As the center of Tropical Storm Florence moved slowly into South Carolina overnight, the storm’s outer bands of rain pummeled the Triangle, swelling creeks and bringing down trees and limbs that blocked roads and dragged down power lines.
Florence will creep westward, with the center of the storm remaining in South Carolina, and as it does forecasters expect it will continue to funnel rain into the Triangle through Sunday. The National Weather Service forecast doesn’t call for sunny skies to return until Tuesday.
Wake, Johnston and Harnett counties are under a flash flood warning until 11 a.m. Saturday, and tropical storm warnings remain in effect for those counties along with Chatham and Franklin and points south and east.
Johnston County warned residents southeast of Interstate 95 of flash floods Saturday morning and advised people in low-lying areas or flood-prone areas to seek higher ground. Three to 6 inches additional inches of rain are expected for an area where 13 inches have already fallen, the county said in a news release.
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“Flash flooding is already occurring and treacherous and life-threatening conditions exist,” the news release said.
More than 3 inches of rain fell at Raleigh-Durham International Airport between early Friday afternoon and daybreak on Saturday.
In that time, Crabtree Creek rose nearly 9 feet at Wake Forest Road in Raleigh. The creek was still in its banks at 9 a.m. Saturday, but workers were prepared to close Crabtree Valley Avenue, which runs along the creek behind Crabtree Valley Mall, if the creek floods as expected. The mall parking lots closest to the creek were barricaded and closed Saturday morning.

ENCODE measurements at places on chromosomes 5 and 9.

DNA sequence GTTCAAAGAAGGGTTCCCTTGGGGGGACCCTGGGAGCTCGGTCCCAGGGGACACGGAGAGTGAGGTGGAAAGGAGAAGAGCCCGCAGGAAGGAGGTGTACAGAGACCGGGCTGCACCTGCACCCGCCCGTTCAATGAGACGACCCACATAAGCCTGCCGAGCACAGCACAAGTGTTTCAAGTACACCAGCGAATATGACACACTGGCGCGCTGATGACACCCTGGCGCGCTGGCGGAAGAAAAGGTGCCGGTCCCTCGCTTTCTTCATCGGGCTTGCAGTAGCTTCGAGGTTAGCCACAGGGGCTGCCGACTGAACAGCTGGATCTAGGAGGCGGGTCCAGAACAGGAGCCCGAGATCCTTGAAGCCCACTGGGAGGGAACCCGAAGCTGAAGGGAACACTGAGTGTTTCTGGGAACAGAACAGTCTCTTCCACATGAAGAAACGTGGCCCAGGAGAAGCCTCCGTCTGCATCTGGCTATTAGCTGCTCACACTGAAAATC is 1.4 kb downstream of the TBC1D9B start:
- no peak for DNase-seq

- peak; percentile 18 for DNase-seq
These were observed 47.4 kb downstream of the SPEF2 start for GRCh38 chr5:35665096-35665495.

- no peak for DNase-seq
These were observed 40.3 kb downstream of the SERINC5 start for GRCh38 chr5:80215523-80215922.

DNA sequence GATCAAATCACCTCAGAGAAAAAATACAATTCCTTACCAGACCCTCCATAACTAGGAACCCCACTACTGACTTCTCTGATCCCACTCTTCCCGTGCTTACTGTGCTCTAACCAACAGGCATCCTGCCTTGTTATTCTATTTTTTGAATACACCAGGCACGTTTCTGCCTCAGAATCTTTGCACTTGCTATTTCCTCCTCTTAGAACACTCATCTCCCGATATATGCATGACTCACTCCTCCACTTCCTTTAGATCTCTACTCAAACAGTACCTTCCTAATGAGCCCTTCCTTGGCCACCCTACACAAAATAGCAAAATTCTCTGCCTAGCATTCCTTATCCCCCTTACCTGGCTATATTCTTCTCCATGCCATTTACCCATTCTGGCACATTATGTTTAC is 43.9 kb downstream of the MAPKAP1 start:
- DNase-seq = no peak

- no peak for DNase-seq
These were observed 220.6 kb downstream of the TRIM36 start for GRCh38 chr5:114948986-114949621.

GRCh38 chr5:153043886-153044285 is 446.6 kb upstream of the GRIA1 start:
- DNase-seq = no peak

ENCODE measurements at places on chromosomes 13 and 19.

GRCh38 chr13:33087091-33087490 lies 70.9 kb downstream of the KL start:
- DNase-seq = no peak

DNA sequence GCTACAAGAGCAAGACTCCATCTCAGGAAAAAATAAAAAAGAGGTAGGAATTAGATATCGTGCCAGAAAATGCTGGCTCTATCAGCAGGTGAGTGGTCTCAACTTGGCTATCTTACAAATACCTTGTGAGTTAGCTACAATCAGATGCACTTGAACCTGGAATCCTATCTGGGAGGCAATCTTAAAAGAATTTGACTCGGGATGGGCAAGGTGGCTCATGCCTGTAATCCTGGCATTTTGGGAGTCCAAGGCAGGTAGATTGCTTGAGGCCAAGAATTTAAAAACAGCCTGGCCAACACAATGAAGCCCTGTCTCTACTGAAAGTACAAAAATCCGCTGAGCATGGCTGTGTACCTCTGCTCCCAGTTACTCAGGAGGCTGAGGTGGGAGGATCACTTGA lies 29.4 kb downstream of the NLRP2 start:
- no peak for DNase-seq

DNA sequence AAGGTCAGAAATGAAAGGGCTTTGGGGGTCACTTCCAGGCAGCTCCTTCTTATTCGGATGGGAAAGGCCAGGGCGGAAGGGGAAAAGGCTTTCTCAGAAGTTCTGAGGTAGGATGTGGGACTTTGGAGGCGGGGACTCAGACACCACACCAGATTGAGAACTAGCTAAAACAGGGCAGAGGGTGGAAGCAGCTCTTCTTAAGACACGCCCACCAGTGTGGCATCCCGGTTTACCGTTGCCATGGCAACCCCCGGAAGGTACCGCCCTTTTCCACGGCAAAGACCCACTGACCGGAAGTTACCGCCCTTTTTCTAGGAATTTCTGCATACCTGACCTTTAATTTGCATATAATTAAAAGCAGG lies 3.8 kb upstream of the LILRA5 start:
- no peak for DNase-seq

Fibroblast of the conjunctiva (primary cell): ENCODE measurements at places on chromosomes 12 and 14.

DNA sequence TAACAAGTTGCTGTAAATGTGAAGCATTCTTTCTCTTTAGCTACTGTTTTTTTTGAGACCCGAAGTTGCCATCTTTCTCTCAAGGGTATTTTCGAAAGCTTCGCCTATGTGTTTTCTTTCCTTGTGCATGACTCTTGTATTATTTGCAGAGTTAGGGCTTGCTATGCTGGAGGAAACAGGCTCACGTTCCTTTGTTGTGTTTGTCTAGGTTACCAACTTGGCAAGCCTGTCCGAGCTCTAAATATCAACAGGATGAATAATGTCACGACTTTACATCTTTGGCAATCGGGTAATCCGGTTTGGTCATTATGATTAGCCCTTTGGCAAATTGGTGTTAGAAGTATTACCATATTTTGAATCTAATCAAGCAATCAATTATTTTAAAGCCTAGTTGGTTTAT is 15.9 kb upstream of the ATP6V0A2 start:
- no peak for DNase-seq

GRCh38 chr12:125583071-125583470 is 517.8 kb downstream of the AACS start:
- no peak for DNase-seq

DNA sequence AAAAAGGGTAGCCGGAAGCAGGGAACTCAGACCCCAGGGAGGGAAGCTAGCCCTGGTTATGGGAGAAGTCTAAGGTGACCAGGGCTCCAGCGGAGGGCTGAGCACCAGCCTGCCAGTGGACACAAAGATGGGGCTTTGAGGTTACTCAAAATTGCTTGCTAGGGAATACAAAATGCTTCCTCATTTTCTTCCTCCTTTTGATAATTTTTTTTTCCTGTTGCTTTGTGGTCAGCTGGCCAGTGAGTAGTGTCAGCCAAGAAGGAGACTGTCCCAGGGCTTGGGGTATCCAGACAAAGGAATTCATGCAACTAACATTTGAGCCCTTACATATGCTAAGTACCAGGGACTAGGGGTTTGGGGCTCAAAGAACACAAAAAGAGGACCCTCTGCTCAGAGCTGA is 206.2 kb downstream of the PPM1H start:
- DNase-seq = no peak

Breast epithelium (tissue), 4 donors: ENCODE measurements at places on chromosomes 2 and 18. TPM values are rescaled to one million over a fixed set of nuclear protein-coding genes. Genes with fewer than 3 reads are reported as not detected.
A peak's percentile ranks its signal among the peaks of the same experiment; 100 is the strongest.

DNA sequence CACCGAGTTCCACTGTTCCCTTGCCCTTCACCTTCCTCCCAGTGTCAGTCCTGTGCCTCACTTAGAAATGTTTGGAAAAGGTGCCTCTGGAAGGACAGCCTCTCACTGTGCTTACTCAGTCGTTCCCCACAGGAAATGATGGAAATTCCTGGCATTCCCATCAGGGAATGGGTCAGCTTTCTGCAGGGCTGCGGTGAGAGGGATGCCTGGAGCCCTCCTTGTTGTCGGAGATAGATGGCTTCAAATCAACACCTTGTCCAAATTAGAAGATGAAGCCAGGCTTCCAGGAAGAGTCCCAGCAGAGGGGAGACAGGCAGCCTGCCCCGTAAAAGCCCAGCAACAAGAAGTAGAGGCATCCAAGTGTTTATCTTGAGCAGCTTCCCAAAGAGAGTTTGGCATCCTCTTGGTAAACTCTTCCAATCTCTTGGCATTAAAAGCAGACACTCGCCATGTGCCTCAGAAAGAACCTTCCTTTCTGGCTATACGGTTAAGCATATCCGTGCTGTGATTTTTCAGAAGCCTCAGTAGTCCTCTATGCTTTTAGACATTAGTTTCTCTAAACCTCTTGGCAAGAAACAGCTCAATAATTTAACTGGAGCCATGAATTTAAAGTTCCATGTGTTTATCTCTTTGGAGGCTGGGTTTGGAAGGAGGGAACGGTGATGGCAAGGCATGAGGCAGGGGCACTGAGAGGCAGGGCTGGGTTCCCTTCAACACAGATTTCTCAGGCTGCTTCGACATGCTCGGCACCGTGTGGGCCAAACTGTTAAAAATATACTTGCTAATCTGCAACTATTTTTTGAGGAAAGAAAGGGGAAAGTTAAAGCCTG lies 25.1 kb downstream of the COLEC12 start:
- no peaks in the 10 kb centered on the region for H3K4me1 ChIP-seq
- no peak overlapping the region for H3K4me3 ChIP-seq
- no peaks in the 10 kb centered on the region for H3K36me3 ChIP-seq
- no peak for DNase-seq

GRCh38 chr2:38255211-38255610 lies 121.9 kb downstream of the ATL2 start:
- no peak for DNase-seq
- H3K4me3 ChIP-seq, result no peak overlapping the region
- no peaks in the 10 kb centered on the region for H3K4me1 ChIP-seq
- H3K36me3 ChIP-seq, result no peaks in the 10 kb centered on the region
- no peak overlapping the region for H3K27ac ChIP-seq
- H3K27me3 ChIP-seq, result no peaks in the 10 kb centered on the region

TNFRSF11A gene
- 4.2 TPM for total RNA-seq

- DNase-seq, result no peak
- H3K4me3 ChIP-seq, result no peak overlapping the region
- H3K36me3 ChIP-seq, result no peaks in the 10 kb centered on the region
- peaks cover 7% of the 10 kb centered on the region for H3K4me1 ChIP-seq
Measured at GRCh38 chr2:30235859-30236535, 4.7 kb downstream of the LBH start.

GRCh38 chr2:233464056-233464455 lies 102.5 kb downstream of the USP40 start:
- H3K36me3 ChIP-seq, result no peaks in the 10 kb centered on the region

The rain has been heavier south and east of the Triangle; by 3 a.m. Saturday, more than 8 inches had fallen in Benson, and Goldsboro had gotten more than 10 inches, according to the weather service. And just before 5 a.m., the weather service warned that another band of heavy rain was moving in to Johnston, Wayne and Sampson counties, with another 3 to 6 inches likely by mid-morning.
“That’s going to continue to just pound them all morning,” said Jonathan Blaes, a meteorologist at the National Weather Service office in Raleigh. “There’s already flooding in those areas, and it’s just going to get worse.”
Saturday morning, the N.C. Department of Transportation closed all lanes of Interstate 95 between exits 81 and 65 near Dunn due to flooding.
Rivers in Eastern North Carolina, including the Neuse, Cape Fear and Lumber rivers, are expected to rise to near record levels in the coming days. The Neuse left its banks in Goldsboro overnight and was expected to be at “major” flood stage by Saturday night, according to the weather service.
Some 800,000 homes and businesses began the day without power in Eastern North Carolina, including more than 29,000 in Wake and 26,000 in Johnston, according to Duke Power.
Chatham water plant
In Chatham County, the water plant generator in Siler city went out at 6:30 a.m. Saturday, and customers were being asked to conserve water while a generator was brought in.
“If it works, we should be all right,” Town Manager Bryan Thompson said. “Otherwise, we’ll have to wait for power to be restored.” The town is monitoring tank levels Saturday in case the town needs to issue a boil water notice, he added.
Despite the lingering rain and wind, there are signs of life getting back to normal in the Triangle. GoRaleigh, which ceased bus service Thursday evening in anticipation of the storm, says it will resume its regular schedule Saturday, as will GoDurham. GoTriangle and GoCary will begin their normal Saturday schedules at 8 a.m.
Airlines that had canceled most or all of their flights on Friday at Raleigh-Durham International Airport said they expected to resume operations on Saturday. But Amtrak trains remain canceled through the weekend.
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